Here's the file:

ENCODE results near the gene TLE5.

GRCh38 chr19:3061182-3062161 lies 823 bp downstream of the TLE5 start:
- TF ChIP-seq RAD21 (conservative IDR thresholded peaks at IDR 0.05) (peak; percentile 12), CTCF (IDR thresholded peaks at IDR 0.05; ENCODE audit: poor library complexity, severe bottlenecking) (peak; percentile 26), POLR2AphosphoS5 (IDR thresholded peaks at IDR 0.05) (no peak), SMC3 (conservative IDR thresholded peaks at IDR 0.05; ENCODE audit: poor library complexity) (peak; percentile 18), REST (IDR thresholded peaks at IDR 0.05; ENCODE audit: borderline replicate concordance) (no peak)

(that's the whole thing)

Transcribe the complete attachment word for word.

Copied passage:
ENCODE results near the gene TLE5.

GRCh38 chr19:3061182-3062161 lies 823 bp downstream of the TLE5 start:
- TF ChIP-seq RAD21 (conservative IDR thresholded peaks at IDR 0.05) (peak; percentile 12), CTCF (IDR thresholded peaks at IDR 0.05; ENCODE audit: poor library complexity, severe bottlenecking) (peak; percentile 26), POLR2AphosphoS5 (IDR thresholded peaks at IDR 0.05) (no peak), SMC3 (conservative IDR thresholded peaks at IDR 0.05; ENCODE audit: poor library complexity) (peak; percentile 18), REST (IDR thresholded peaks at IDR 0.05; ENCODE audit: borderline replicate concordance) (no peak)